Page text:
From Nurnberg, we arrived in Munich in an hour. München Hauptbahnhof or Munich's main railway station boasts 32 platforms and is one of three long distance stations in Munich. After three days, we traveled through the Swiss Alps to arrive at Verona, and from Verona it took an hour and a half to arrive at Florence. After Florence, we arrived at Rome.

Roma Termini is the main railway station of Rome, named after the district of the same name, which in turn took its name from ancient Baths of Diocletian (in Latin, thermae), which lie across the street from the main entrance. With 33 platforms and over 150 million passengers each year, Roma Termini is the second largest railway station in Europe after Paris Gare du Nord. It's also the main hub for public transport inside Rome. All of the German trains were great, but I was equally impressed with the Italian variety.

Most high-speed and night trains require a reservation at an additional cost, and train times for the Eurostar high-speed train include a 45-minute boarding time. While traveling, Eurail offers a handy free app for both iPhone and Android that provides an offline timetable for all European trains.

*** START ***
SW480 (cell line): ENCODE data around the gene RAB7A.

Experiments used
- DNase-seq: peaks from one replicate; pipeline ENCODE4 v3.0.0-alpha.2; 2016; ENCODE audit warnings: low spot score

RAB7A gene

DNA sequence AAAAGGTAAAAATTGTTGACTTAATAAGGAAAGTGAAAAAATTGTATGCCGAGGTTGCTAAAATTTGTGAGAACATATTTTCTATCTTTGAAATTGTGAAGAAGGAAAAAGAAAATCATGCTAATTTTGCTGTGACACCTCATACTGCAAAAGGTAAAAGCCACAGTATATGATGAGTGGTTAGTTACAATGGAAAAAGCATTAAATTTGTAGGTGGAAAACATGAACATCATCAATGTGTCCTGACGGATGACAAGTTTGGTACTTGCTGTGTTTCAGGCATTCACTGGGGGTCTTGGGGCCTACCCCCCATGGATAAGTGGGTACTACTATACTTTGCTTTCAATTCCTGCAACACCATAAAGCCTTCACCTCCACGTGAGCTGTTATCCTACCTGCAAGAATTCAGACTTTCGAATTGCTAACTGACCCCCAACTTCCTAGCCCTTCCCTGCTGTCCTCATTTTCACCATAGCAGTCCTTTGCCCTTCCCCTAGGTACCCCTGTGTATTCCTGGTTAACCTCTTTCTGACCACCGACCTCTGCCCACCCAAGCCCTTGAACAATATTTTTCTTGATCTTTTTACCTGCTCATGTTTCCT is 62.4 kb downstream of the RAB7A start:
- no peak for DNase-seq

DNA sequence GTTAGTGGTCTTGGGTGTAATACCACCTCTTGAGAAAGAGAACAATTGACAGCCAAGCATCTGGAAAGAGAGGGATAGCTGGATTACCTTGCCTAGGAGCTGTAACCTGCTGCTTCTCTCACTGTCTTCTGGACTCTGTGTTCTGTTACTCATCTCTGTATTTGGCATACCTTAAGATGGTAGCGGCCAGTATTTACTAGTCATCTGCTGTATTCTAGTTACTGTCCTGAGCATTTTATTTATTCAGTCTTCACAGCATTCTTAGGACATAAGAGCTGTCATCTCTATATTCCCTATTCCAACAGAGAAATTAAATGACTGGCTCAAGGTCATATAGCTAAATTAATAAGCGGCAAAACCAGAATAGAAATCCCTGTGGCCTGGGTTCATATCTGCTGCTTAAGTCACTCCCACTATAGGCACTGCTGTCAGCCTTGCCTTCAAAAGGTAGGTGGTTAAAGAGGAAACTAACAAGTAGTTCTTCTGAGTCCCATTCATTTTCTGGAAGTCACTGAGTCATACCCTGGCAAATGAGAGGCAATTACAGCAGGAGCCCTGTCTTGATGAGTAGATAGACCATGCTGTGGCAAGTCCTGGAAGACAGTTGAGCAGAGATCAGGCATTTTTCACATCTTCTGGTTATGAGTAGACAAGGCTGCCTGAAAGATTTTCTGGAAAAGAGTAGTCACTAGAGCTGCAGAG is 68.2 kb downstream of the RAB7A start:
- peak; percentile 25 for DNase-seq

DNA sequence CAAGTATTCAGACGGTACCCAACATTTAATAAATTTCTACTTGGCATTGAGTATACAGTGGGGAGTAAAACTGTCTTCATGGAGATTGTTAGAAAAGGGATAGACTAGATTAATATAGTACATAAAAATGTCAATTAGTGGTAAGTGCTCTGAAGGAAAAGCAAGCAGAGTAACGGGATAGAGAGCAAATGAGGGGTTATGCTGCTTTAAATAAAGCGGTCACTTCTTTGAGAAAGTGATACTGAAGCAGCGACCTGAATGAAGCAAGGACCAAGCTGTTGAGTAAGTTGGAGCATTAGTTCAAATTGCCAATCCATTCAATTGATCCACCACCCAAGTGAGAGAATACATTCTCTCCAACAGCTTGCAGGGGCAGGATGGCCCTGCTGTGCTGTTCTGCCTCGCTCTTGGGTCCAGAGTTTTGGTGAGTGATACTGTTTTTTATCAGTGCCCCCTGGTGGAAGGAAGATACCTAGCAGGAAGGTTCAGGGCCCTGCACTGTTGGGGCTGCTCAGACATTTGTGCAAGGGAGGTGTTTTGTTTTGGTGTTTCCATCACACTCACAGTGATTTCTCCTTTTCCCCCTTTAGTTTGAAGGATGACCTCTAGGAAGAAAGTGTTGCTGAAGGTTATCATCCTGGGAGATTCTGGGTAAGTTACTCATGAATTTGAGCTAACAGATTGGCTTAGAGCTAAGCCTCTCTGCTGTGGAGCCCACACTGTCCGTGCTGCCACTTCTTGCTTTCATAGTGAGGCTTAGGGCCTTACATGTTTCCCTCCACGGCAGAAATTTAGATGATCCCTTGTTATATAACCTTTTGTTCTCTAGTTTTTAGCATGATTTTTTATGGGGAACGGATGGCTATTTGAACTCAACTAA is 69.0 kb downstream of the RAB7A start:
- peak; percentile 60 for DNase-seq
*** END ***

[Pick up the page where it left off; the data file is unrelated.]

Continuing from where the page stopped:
The folks at Rail Europe were true professionals. And Eurail was a relaxing and scenic way to discover an attractive slice of Europe. I would not hesitate to use this service again.

ICE Train Germany, First Class, photo by Eurail  Trenitalia High Speed International Train, photo by Eurail 




YouTube
Riding the Rails: Train Travel Overview


How To Use A Eurail Pass Right


Mike Keenan is a travel columnist for Troy Media. He produces a travel podcast - http://whattravelwriterssay.libsyn.com/ and has been published in every major newspaper across Canada including the Globe and Mail, Toronto Star, and Toronto Sun. He has been published in National Geographic Traveler, Buffalo Spree, Stitches, West of the City, Seniors Review and Hamilton-Burlington's View Magazine. With hundreds of reviews, photos and helpful votes, he has earned Trip Advisor's "Top Contributor Badge" and is considered an "Expert" in both Hotels and Restaurant reviews. Mike posts photos to Pinterest where he has a following of five thousand viewers.

If you go
Rail Europe: http://www.raileurope.com/
Eurail: https://www.eurail.com/